Christmas in bygone Glasgow - Scottish nostalgia

16 December 2014
imports_CESC_20130403160307-65388_83670.jpg Christmas in bygone Glasgow - Scottish nostalgia
Alison Cunningham recalls family memories of Christmas in Glasgow in days gone by.

Alison Cunningham recalls family memories of Christmas in Glasgow in days gone by.

I’ll always remember the day when my mother phoned to tell me that she was having the Christmas tree cut down The tree had reached the height of the gutters and was blocking the sun from the front of my childhood home in a Glasgow suburb. My mother had had enough.

Although I‘d moved into my own house many years before, it was still ‘home’, and the tree was part of that. It had grown up with me, since the dreary Twelfth Night when my father and I had planted it.

We had always had a real Christmas tree, taking pride of place in the bay window of the lounge. I loved the smell of the tree, and the glitter of the baubles twinkling in the light of our one sparse string of fairy lights seemed magical. For the three or four weeks of the festive season we would spend a lot of time in the lounge to make the most of the tree – a room reserved during the rest of the year for tea with visitors and special occasions.

My mother enjoyed the tree too, but we would hear her mutter under her breath about the falling needles getting everywhere. 

In those days there wasn’t a huge choice of trees; it was a traditional Christmas tree or nothing. So one year my father decided to splash out and buy a living tree. By the time we were sitting back eating freshly baked mince pies I was smitten – with the decorations, the lights, and plenty of tinsel around the pot, the little tree was glorious. Everyone who called in that year admired it, and my mother had few complaints about falling needles.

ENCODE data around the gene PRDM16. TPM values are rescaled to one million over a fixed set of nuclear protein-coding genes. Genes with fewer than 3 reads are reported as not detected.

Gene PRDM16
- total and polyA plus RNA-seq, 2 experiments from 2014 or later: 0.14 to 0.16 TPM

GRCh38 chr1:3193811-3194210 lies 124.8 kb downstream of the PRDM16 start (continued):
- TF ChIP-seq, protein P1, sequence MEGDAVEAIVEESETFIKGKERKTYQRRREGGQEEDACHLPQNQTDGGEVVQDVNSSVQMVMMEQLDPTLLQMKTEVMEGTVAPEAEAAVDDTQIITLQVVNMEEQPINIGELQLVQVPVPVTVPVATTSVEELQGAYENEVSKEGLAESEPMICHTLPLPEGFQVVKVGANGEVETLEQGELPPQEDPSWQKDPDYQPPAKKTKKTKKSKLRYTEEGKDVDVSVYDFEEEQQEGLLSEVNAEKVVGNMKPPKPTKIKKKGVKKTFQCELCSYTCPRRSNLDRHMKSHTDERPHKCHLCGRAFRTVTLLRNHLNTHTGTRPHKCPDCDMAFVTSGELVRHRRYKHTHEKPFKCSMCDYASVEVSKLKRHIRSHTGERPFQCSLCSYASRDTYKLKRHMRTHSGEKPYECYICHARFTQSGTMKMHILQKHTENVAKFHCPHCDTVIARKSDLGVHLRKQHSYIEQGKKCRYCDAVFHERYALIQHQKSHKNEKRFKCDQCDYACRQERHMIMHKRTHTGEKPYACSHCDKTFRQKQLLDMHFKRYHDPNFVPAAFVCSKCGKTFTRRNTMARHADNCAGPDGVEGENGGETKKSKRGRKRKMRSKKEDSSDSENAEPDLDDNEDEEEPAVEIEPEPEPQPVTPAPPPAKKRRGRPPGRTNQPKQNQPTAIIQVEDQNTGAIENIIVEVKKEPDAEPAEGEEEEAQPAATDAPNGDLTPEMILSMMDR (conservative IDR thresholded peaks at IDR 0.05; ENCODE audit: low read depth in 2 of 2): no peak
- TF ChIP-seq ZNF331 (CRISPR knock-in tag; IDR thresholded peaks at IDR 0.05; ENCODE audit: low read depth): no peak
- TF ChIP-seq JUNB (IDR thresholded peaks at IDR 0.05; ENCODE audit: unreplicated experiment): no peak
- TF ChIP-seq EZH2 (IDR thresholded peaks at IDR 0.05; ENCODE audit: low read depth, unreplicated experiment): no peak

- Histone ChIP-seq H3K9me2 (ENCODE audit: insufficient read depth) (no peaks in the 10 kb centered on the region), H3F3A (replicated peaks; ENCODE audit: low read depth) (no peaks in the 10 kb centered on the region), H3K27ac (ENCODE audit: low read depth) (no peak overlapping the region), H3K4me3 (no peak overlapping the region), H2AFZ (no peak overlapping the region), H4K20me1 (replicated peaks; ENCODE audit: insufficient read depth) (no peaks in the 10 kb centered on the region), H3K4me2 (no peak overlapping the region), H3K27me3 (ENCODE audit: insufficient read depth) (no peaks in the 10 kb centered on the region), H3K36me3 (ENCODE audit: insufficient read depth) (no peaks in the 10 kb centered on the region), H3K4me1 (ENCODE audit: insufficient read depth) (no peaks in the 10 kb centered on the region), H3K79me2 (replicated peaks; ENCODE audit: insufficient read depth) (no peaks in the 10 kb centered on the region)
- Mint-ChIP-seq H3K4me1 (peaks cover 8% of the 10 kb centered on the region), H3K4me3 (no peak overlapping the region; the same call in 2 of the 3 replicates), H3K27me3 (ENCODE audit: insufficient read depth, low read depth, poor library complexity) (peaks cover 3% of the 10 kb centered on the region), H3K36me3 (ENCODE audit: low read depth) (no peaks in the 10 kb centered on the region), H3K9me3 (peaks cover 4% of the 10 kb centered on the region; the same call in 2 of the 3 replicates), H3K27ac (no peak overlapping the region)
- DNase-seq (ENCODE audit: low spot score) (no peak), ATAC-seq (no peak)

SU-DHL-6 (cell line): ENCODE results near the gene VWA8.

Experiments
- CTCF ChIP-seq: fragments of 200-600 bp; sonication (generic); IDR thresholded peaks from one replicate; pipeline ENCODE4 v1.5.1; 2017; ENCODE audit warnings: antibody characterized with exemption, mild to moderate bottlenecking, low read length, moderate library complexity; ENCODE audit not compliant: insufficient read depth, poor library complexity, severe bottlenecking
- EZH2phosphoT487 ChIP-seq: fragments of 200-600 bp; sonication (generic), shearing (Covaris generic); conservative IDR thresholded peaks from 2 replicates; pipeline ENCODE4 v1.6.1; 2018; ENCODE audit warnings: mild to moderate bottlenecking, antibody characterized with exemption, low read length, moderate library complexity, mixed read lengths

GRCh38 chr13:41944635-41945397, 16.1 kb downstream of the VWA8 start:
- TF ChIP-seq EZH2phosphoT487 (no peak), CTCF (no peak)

But best of all was Twelfth Night. After the careful wrapping of each precious decoration in tissue paper and boxing up the fairy lights, my father said we might as well plant the tree in the garden since it was still alive. He didn’t expect it to last the winter, but on that dreich January day we went out, dug a hole and ceremoniously planted the wee tree.

Of course it did survive the winter, and the spring, and many other springs. I marvelled each year at the soft bright green needles that would sprout from the end of each twig. It thrived and spread until we had to cut off some branches to get the car past it in the drive. But now it was as tall as the house and my mother was determined that it had to go.

I paid the tree a farewell visit before its demise.  Looking up into the dense foliage brought memories flooding back, of simpler days and many merry family Christmases when the tree and I were both young.

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